Let's have a 5-way! Swapdom's peer-to-peer algorithm helps you trade stuff in a circle
Trading second-hand goods could be a very eco-friendly proposition. It has the potential to give another life to used items, without using the resources associated with producing new goods. The problem is that it's tough to find a good home for items you no longer need, just as it can be challenging to find used items that would be useful to you. We immediately see the benefits of common currencies, because It's rare that the person who had the item you want can use the item you have.
The website Swapdom is trying to solve these problems without reverting to a monetary system, using an algorithm that allows users to make swaps in a circle. Two-way swaps are possible on the site, but swaps have involved as many as nine people.
"If we can close the circles in this waltz, then everybody gets exactly what they want," said Petros Georgopoulos, who started Swapdom with his brother George. By moving from a two-way trade to the possibility circle, chances of closing the circles explode exponentially.
The service isn't entirely free to use. You'll have to pay shipping and a small fee built-in fee, which never exceeds $2.00.
Here's how it works. You post items you'd like to trade to your page. Then you can browse the items you would like. You click to request a trade, and offer the items you'd be willing to exchange. Then the Swapdom algorithm does its magic to figure out a circle where everyone gets an item they've requested.
This is definitely not instant-gratification shopping. The user experience is similar to an auctioning site like Ebay, where several users are in competition for the same item. However, Swapdom lets you not only propose several trades at once, but the algorithm will help you request several of the same type of item, even if you only want to end up with one of them.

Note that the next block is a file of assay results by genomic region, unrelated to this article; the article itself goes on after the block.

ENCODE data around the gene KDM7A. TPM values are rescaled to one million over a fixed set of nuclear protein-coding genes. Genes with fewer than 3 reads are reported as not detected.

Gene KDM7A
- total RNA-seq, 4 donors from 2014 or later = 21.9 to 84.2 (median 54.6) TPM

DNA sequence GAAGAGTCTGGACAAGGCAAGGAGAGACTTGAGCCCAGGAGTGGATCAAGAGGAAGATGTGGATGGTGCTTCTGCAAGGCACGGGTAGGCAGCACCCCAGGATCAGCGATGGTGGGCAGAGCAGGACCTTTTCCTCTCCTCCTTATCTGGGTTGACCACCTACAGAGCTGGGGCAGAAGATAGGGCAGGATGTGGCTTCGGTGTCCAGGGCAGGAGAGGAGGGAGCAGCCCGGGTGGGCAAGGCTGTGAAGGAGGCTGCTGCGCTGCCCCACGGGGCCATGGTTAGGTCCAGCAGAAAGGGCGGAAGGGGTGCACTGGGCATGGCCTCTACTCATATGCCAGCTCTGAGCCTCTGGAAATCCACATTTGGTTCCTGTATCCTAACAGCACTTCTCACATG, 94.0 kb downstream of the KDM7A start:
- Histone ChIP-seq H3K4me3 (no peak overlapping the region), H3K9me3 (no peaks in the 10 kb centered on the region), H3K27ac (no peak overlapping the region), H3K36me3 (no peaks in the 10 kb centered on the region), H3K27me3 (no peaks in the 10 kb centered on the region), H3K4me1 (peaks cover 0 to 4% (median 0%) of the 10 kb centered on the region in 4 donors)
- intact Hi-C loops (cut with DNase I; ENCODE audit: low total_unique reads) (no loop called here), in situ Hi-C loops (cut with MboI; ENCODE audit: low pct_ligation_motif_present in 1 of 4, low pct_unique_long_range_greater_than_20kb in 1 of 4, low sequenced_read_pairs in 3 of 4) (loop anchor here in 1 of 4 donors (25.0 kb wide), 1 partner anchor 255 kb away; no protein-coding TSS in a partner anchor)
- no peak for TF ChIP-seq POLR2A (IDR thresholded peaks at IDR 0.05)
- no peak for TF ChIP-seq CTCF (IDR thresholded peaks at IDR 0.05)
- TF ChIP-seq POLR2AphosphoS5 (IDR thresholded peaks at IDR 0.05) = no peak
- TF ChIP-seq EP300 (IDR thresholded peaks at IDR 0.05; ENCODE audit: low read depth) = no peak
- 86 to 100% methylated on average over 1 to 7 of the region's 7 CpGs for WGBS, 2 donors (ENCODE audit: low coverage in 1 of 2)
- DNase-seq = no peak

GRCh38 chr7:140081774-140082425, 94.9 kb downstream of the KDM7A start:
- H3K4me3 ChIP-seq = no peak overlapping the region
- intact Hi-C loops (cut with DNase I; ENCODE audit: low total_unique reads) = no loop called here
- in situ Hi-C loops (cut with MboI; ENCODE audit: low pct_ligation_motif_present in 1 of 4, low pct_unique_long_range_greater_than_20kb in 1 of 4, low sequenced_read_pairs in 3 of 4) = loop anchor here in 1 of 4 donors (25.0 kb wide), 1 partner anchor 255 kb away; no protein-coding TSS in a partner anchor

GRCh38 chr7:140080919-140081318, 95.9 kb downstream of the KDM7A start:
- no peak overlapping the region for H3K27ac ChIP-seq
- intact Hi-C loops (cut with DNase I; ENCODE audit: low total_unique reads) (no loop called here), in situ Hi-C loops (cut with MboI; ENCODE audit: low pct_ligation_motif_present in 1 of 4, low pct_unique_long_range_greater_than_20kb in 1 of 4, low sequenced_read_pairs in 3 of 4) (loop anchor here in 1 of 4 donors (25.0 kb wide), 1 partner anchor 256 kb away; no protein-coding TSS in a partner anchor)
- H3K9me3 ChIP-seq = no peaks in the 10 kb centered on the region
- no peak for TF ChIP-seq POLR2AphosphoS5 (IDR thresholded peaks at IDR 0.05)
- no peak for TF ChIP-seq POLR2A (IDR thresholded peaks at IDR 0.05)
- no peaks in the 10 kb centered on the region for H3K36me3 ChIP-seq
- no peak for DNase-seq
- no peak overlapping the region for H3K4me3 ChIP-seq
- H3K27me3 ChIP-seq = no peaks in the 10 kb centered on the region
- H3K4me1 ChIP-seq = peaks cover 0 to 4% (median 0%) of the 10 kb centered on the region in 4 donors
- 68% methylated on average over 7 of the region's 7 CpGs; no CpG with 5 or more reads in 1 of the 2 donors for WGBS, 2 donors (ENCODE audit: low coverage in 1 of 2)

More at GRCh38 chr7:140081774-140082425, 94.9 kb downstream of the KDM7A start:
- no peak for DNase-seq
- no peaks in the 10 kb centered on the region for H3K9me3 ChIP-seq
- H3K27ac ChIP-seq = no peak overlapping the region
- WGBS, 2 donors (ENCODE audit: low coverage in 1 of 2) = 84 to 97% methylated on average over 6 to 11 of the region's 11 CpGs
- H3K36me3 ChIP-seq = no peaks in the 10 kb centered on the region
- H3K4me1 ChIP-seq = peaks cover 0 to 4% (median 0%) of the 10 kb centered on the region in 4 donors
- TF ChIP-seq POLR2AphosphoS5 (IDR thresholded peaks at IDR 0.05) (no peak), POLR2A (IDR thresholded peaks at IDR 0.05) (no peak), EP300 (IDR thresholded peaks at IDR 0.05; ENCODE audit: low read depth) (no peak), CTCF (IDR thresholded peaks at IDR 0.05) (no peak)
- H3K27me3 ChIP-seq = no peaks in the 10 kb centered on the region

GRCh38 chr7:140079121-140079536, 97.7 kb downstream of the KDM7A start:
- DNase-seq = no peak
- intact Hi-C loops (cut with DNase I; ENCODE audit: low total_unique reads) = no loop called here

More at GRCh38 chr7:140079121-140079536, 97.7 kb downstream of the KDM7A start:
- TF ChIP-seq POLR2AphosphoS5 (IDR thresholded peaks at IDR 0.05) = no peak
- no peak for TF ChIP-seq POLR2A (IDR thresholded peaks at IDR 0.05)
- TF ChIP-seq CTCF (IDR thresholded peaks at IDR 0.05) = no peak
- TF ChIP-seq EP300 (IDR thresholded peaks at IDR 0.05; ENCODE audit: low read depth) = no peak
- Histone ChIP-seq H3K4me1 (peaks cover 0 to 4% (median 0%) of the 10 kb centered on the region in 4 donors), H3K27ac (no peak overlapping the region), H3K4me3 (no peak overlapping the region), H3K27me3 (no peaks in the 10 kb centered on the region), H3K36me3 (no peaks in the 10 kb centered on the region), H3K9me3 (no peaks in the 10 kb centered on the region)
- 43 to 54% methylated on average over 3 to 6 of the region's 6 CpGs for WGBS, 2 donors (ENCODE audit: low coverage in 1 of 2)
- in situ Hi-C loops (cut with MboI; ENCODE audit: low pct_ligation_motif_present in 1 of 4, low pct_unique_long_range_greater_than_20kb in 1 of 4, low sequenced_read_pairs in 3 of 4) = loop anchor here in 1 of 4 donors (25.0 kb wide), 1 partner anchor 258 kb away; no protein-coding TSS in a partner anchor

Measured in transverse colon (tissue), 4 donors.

For example, say I want a white sweater. Three different users on the Swapdom are offering sweaters I like. I can request all three sweaters in one trade, and Swapdom's algorithm will figure out how to make a swap so that I can get one white of the sweaters in exchange for one of the items I'm offering. If I also want to trade for a pair of red flats, the site will manage that trade separately from my sweater trade.
One of the big challenges for any service that relies on a social network is gaining enough users to give the service true value. It's not clear that Swapdom has reached that point since it's launch in October of 2013. Right now, about roughly 30 percent of proposed swaps are successful. However, as more people join and as current users add more items, not only will more swaps be successful but also the swaps can happen faster.
"What we're eventually trying to do is provide a general marketplace for previously owned goods," said Georgopoulos. They are planning to expand the categories to home goods, sports gear and even cars. However, they decided to test the concept with fashion and children's items first—two categories of items that are likely to still be in good condition and traded in high volumes.
"Kids items are high circulation, and it's not just kids clothes," he said, but also any items that have to do with kids, such as gear and toys. The only catch is that in order to make trades a better value, it's better if parents make bundles of items. "It makes more economic sense for everybody."
One of the particularly cool things about Swapdom is that it encourages people to not treat unwanted items as disposable, but rather to consider their intrinsic value. "We didn't want Swapdom to become a junk heap," said Georgopoulos. "It's not a market where people off-load stuff they don't want, it is a market where people use the stuff they don't want anymore practically like cash to get something they're interested in."
The algorithm that drives Swapdom also has potential for other uses. He cites the example of public housing in the United Kingdom, were people who want to move often face very long waits trying to trade with someone in their desired location. One can imagine large university housing offices being faced with similar problems.
"That's what excites me most," said Georgopoulos, "actually promoting this algorithm and helping people create peer-to-peer systems."